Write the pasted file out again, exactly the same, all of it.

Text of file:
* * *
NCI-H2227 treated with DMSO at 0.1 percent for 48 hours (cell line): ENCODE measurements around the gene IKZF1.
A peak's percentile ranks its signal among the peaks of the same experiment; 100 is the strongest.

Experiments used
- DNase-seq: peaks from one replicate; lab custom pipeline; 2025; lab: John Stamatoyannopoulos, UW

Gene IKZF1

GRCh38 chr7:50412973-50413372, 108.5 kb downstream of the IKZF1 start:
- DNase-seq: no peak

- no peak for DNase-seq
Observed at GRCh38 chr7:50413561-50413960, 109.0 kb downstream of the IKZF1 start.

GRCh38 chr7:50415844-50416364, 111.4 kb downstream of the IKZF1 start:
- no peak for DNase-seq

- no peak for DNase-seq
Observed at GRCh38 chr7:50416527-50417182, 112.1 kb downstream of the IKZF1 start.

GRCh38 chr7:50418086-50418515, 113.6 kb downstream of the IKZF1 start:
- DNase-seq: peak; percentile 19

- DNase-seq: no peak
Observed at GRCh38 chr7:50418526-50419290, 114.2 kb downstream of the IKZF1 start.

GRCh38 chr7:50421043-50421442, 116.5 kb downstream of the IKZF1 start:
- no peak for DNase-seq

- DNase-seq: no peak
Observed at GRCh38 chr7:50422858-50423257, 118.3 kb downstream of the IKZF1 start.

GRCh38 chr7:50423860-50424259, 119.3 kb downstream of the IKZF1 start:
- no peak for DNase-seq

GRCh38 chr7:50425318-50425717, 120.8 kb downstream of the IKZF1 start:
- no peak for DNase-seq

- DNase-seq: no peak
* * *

NCI-H2227 treated with DMSO at 0.1 percent for 48 hours (cell line): ENCODE measurements around the gene IKZF1.
A peak's percentile ranks its signal among the peaks of the same experiment; 100 is the strongest.

Experiments used
- DNase-seq: peaks from one replicate; lab custom pipeline; 2025; lab: John Stamatoyannopoulos, UW

Gene IKZF1

GRCh38 chr7:50412973-50413372, 108.5 kb downstream of the IKZF1 start:
- DNase-seq: no peak

- no peak for DNase-seq
Observed at GRCh38 chr7:50413561-50413960, 109.0 kb downstream of the IKZF1 start.

GRCh38 chr7:50415844-50416364, 111.4 kb downstream of the IKZF1 start:
- no peak for DNase-seq

- no peak for DNase-seq
Observed at GRCh38 chr7:50416527-50417182, 112.1 kb downstream of the IKZF1 start.

GRCh38 chr7:50418086-50418515, 113.6 kb downstream of the IKZF1 start:
- DNase-seq: peak; percentile 19

- DNase-seq: no peak
Observed at GRCh38 chr7:50418526-50419290, 114.2 kb downstream of the IKZF1 start.

GRCh38 chr7:50421043-50421442, 116.5 kb downstream of the IKZF1 start:
- no peak for DNase-seq

- DNase-seq: no peak
Observed at GRCh38 chr7:50422858-50423257, 118.3 kb downstream of the IKZF1 start.

GRCh38 chr7:50423860-50424259, 119.3 kb downstream of the IKZF1 start:
- no peak for DNase-seq

GRCh38 chr7:50425318-50425717, 120.8 kb downstream of the IKZF1 start:
- no peak for DNase-seq

- DNase-seq: no peak